Between 1950 and 1970, Padre Gustavo Huertas collected fossils around his hometown of Villa de Leyva, 100 miles northeast of Bogotá, Colombia. He took it seriously and also cataloged his discoveries. Two round stones, with a pattern of lines reminiscent of tree leaves, were thought to be fossils Sphenophyllum columbianum It was formed in the Early Cretaceous period, between 132 and 113 million years ago. The excavations ended up at the National University of Colombia in Bogotá.
How wonderful it would have been to find fossils of this plant at that site, Fabiani Herrera, assistant curator of fossil plants at the Field Museum in Chicago, thought years later. Other known members of the genus Sphenophyllum It became extinct 100 million years ago. Little work on ancient plants had been done in Colombia, so Herrera decided to take a closer look at the fossil.
It turns out they are not fossils Sphenophyllum columbianum He is. In fact, it turns out they’re not plant fossils at all. The fossils are turtle shells, and were published in the scientific journal on Thursday Electronic fossils To read.
Not too crazy
At a glance, the fossils look a bit like tree leaves Sphenophyllum “So Huertas’ rating wasn’t that crazy,” Herrera wrote in a press release. But the lines weren’t really plant-like, they were more like bones.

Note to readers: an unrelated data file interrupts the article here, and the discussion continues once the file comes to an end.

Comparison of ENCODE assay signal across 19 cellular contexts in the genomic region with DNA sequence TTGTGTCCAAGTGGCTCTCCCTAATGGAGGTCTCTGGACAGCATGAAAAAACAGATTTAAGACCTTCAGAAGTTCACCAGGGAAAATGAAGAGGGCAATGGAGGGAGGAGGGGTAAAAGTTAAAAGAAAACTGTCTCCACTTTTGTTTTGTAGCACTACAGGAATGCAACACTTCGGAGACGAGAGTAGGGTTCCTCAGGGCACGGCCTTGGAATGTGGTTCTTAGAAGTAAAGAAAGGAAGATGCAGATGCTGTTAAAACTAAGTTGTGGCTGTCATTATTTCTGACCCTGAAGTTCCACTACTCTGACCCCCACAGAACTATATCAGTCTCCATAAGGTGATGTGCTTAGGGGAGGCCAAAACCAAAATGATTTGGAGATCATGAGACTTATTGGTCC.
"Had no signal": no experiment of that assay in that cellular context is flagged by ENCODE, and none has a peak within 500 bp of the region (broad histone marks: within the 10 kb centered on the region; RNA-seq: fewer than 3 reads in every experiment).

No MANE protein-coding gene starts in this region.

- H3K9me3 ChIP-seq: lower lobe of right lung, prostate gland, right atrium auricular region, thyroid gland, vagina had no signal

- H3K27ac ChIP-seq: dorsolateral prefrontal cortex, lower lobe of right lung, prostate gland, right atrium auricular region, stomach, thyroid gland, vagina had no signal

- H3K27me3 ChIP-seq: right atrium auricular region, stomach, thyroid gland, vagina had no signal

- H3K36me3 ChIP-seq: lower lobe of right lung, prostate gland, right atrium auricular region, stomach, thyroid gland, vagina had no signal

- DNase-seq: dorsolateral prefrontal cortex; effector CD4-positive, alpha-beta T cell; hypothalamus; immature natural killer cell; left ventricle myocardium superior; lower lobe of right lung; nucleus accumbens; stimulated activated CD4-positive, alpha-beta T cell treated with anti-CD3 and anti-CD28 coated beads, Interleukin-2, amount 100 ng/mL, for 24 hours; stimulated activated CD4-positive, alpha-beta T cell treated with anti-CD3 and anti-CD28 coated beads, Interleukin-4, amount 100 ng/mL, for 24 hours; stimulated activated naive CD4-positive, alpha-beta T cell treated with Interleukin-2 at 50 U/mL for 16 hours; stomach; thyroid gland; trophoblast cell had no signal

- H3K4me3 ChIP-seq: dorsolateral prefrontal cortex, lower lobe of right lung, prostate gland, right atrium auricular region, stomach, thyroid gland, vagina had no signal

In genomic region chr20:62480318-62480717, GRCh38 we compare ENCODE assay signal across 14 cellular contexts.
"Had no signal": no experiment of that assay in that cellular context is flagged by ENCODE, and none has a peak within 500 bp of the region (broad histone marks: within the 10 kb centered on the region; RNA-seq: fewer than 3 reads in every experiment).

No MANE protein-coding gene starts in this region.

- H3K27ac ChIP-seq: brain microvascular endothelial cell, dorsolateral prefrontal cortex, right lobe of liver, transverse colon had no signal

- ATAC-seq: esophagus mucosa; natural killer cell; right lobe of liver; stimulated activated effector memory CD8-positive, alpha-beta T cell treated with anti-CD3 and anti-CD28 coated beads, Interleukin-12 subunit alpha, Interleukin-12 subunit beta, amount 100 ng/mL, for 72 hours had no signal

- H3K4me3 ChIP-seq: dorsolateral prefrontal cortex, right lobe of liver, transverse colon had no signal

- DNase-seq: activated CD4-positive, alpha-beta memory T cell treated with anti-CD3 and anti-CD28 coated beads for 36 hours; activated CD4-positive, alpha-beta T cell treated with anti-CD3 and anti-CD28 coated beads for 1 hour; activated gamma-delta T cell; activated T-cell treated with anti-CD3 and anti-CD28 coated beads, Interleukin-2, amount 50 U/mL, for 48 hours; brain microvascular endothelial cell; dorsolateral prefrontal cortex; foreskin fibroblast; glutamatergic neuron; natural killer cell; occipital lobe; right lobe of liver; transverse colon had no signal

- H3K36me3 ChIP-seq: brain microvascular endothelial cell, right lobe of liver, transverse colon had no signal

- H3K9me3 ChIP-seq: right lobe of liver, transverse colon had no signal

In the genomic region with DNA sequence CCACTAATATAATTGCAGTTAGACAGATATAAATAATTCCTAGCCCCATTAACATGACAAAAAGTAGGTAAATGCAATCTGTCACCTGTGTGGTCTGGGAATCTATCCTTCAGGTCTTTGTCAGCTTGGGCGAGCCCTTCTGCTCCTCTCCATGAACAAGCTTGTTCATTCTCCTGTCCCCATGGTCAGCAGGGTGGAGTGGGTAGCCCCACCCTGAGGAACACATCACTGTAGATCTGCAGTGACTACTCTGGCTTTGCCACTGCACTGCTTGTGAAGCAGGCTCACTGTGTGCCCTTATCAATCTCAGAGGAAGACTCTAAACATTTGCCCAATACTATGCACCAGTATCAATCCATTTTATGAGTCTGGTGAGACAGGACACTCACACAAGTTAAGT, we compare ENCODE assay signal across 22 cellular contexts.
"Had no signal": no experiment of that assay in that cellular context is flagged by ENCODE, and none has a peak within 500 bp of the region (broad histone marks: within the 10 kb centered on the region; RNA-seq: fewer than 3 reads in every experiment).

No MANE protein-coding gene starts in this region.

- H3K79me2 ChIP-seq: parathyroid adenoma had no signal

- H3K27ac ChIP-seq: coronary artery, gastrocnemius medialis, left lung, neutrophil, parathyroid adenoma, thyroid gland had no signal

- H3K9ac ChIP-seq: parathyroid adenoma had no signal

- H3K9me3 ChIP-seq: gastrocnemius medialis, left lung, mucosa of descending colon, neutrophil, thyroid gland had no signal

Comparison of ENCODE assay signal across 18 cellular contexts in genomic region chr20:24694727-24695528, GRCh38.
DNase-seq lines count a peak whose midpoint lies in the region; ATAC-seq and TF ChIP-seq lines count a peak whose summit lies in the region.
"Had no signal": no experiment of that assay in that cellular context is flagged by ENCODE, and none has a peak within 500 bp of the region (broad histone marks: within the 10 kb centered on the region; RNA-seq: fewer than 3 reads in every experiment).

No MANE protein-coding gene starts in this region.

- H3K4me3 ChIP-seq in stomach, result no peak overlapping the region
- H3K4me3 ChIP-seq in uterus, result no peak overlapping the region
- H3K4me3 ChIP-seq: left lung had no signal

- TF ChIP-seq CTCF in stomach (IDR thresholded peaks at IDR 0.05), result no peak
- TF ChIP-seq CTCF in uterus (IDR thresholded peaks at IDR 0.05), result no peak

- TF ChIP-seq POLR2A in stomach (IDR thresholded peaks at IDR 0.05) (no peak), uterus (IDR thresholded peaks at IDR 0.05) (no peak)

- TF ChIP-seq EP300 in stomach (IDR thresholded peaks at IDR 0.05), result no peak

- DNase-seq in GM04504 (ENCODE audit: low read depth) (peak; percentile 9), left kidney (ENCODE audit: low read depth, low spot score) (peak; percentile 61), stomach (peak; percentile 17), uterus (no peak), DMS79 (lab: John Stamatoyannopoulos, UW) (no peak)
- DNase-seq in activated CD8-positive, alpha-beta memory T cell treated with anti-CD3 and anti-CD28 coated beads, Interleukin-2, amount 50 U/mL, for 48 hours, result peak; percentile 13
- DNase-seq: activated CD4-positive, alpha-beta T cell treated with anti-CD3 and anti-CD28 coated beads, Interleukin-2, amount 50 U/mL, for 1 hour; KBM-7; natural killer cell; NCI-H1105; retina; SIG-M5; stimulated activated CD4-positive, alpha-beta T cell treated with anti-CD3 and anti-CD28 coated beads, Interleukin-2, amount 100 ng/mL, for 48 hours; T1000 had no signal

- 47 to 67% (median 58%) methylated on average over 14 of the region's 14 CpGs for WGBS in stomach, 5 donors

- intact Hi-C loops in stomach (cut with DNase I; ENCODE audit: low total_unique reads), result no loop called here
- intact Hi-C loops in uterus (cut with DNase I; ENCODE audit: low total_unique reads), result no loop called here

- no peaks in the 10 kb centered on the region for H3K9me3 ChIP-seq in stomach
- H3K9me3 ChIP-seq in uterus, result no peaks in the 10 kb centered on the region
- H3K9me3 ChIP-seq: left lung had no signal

“When I saw the pictures, I quickly thought it was a turtle,” says Edwin Alberto Cadena, a paleontologist who specializes in turtles at the University del Rosario in Bogotá and a friend of Herrera. “I didn’t notice the size of the pictures until a moment later.” The fossils are about 5 cm in diameter. “They’re small. Very, very small.”
The turtle expert was also initially surprised by the disappearance of the typical markings that could be seen on the outside of the turtle. “We realized we were looking inward.”
There are no strong bones yet
To determine the age of the turtles, Cadena and a doctoral student examined the thickness of the shell and where the ribs meet. Since the baby turtles don’t yet have strong bones, researchers suspect they didn’t just hatch from the egg. The slightly developed carapace indicates that they are between 0 and 1 year old.
“It’s very special to find baby fossil turtles,” Cadena says in the press release. “The bones in baby turtle shells are very thin, making them easy to destroy.”
Its rarity makes it a fitting find. “These turtles are likely relatives of other Cretaceous species that can reach 50 feet (15 meters) in length, but we know little about how they actually grew to such huge sizes,” Cadena says.
“We were able to solve a little mystery related to ancient plants,” Herrera says. “But more importantly to me, this study shows the need to re-examine historical collections in Colombia. For the Early Cretaceous, it is a critical time in the evolution of land plants.
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